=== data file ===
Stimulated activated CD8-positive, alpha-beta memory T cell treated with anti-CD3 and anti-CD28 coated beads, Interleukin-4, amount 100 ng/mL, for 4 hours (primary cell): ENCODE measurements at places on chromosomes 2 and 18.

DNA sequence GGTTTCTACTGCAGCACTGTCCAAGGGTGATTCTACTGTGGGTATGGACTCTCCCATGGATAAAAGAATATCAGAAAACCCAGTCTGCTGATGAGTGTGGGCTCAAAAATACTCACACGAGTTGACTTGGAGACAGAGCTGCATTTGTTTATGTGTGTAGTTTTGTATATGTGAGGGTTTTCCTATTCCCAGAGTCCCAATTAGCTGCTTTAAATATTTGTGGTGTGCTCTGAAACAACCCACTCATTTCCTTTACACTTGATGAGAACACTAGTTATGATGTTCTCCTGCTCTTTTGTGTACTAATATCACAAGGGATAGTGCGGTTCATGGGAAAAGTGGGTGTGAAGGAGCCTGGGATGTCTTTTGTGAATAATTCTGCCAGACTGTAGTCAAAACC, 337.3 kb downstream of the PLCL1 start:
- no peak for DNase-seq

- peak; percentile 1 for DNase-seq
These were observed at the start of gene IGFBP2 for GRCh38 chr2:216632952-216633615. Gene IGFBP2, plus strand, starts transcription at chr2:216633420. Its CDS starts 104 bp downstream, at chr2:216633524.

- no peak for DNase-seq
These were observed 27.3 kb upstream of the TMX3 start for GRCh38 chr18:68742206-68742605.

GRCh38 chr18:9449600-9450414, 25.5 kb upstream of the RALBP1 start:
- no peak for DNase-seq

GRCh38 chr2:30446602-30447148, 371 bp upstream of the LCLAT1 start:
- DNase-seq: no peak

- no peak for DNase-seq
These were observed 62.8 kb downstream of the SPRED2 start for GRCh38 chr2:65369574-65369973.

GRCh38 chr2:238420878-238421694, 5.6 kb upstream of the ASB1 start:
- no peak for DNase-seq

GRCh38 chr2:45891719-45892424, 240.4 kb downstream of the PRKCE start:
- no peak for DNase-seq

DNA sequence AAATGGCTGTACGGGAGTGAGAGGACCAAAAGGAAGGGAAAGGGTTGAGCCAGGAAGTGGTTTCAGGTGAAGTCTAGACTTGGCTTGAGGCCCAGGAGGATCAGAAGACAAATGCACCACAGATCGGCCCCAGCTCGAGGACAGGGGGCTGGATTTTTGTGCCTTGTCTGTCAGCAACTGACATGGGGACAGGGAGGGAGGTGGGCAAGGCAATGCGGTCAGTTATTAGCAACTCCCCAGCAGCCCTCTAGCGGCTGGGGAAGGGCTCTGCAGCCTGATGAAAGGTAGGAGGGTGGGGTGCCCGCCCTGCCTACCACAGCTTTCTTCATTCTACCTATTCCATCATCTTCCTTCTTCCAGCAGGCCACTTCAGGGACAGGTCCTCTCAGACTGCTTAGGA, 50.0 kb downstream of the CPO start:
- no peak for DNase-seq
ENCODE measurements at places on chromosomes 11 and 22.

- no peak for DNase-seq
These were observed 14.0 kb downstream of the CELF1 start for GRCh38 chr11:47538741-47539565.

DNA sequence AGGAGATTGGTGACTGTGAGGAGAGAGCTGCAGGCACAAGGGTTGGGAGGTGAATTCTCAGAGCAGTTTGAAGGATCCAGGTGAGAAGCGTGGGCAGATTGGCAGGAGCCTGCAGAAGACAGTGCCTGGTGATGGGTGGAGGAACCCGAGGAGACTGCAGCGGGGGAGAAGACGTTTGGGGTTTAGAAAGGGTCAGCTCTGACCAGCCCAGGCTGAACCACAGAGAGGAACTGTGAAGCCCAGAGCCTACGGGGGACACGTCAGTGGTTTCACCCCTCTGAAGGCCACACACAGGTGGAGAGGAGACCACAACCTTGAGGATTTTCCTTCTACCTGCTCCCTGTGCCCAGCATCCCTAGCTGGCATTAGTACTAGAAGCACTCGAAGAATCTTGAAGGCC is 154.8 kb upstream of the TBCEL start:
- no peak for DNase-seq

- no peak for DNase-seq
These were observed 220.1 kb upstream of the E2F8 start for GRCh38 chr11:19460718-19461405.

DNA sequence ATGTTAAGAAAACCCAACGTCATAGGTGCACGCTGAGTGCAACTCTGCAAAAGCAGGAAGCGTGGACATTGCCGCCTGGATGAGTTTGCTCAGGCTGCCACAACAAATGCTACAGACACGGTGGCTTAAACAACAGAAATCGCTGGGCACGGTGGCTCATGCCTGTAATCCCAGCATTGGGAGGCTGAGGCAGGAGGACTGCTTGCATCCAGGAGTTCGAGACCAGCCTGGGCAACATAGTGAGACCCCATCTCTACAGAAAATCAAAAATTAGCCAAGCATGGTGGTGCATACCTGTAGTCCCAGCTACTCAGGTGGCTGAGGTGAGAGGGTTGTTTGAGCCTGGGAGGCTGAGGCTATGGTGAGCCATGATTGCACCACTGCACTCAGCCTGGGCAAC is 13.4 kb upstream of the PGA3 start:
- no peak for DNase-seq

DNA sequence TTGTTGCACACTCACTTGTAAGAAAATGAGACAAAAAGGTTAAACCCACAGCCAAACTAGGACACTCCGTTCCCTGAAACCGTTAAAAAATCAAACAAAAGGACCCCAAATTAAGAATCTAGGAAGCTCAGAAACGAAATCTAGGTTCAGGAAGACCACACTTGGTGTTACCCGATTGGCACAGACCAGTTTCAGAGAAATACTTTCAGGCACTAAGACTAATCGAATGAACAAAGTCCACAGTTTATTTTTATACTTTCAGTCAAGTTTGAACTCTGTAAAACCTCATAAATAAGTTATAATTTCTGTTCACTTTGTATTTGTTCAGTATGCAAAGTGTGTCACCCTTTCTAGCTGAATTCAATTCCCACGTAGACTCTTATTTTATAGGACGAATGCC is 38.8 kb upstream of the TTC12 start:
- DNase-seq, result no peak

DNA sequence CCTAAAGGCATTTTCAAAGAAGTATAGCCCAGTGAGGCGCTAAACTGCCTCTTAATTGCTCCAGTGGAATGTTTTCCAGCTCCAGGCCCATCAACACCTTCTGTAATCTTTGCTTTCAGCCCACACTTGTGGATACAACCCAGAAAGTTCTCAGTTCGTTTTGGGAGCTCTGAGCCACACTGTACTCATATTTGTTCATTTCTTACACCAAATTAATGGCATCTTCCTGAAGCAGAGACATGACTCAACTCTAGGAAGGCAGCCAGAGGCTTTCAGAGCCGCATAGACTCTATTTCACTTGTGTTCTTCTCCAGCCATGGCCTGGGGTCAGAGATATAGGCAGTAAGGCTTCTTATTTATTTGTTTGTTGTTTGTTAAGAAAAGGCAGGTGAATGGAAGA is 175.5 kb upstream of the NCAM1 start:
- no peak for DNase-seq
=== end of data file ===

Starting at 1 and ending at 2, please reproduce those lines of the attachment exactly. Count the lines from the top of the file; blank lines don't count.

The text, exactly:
Stimulated activated CD8-positive, alpha-beta memory T cell treated with anti-CD3 and anti-CD28 coated beads, Interleukin-4, amount 100 ng/mL, for 4 hours (primary cell): ENCODE measurements at places on chromosomes 2 and 18.

DNA sequence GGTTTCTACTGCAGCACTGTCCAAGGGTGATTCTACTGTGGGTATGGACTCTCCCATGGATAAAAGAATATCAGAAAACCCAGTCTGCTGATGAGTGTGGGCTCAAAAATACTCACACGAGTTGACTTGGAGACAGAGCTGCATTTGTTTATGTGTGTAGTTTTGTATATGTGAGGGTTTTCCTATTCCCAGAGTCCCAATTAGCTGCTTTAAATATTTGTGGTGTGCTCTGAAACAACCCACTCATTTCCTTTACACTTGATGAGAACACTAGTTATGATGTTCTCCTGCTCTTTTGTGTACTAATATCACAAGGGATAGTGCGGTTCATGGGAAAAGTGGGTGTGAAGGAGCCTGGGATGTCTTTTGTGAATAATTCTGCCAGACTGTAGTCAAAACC, 337.3 kb downstream of the PLCL1 start: